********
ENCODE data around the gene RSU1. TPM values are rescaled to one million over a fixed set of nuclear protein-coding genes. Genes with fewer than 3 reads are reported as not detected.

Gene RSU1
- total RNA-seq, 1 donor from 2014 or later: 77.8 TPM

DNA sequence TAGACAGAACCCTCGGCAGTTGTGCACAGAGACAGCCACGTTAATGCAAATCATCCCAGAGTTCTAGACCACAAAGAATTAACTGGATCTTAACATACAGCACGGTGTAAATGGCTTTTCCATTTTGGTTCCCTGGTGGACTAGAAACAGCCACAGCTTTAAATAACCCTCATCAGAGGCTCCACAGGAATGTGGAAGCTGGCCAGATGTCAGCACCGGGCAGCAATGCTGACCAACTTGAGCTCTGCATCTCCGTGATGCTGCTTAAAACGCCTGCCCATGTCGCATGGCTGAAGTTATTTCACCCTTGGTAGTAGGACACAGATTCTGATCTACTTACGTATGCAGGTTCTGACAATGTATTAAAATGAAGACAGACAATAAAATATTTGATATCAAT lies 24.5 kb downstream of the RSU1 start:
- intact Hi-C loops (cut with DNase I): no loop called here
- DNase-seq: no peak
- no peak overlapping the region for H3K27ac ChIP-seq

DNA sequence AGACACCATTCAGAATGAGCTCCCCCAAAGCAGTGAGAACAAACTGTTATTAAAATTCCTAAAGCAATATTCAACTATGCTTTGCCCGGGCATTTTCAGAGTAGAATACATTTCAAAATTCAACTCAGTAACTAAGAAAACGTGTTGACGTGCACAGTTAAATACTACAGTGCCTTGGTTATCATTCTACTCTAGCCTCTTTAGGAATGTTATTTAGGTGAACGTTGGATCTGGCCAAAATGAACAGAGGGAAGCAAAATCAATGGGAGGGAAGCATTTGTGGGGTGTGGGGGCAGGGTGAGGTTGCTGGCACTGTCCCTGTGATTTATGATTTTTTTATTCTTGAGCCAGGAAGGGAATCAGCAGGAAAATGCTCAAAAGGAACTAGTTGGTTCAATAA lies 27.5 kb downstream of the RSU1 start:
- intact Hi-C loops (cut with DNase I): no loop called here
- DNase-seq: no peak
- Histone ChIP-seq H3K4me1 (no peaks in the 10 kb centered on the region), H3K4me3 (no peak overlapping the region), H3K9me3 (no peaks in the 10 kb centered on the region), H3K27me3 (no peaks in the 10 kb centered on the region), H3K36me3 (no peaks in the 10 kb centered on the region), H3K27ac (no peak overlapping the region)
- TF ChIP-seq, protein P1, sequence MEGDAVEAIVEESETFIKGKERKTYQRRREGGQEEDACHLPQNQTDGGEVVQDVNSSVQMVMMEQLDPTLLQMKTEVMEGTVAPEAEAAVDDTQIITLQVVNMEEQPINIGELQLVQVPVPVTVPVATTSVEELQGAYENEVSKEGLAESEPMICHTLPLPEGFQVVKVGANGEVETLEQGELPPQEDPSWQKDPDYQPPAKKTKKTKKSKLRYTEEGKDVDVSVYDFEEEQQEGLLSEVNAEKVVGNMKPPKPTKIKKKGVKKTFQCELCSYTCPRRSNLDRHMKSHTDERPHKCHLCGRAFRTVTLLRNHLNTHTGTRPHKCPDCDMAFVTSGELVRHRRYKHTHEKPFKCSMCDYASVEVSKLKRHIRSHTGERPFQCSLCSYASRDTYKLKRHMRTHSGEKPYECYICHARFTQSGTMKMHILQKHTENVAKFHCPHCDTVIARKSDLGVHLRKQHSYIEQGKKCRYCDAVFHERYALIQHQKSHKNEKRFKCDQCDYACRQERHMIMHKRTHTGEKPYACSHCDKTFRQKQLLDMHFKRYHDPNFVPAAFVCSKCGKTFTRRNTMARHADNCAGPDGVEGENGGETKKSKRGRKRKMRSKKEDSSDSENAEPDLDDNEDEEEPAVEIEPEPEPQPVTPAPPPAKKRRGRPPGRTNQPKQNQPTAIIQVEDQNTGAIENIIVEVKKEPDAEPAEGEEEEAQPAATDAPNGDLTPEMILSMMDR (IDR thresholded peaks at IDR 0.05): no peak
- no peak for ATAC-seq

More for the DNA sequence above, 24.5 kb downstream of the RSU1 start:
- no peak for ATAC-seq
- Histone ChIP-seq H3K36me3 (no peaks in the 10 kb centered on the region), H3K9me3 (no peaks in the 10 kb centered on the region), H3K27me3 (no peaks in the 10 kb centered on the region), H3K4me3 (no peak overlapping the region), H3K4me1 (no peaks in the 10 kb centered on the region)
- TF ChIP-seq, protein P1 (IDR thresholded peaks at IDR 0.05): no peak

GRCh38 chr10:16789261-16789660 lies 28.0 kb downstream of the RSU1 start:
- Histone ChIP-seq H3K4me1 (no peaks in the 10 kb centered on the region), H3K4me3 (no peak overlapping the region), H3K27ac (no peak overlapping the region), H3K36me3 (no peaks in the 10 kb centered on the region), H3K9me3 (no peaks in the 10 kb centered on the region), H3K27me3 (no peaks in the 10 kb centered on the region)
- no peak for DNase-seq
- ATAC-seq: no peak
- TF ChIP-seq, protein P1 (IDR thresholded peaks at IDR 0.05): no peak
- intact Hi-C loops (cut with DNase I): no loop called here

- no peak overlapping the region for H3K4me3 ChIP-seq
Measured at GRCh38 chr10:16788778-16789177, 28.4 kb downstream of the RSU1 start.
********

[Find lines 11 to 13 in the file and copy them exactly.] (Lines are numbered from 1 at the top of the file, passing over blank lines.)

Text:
- Histone ChIP-seq H3K4me1 (no peaks in the 10 kb centered on the region), H3K4me3 (no peak overlapping the region), H3K9me3 (no peaks in the 10 kb centered on the region), H3K27me3 (no peaks in the 10 kb centered on the region), H3K36me3 (no peaks in the 10 kb centered on the region), H3K27ac (no peak overlapping the region)
- TF ChIP-seq, protein P1, sequence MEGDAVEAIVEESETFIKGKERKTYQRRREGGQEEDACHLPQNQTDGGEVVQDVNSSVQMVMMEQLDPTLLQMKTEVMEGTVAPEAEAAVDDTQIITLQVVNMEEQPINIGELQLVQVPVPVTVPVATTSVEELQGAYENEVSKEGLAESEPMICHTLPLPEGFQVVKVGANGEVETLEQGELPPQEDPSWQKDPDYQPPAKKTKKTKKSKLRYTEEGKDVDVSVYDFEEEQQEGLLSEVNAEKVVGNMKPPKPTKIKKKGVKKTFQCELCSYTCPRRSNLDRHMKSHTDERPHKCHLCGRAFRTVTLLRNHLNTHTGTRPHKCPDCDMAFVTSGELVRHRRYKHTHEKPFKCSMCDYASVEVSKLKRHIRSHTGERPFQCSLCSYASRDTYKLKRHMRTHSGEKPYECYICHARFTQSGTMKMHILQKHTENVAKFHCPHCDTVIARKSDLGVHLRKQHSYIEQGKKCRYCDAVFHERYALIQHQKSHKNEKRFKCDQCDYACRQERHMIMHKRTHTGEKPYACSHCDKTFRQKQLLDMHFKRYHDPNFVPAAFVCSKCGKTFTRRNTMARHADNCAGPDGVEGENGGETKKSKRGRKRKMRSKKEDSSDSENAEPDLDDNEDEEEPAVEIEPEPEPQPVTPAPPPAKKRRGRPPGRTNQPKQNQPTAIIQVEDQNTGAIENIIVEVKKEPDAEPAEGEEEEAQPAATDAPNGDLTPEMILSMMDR (IDR thresholded peaks at IDR 0.05): no peak
- no peak for ATAC-seq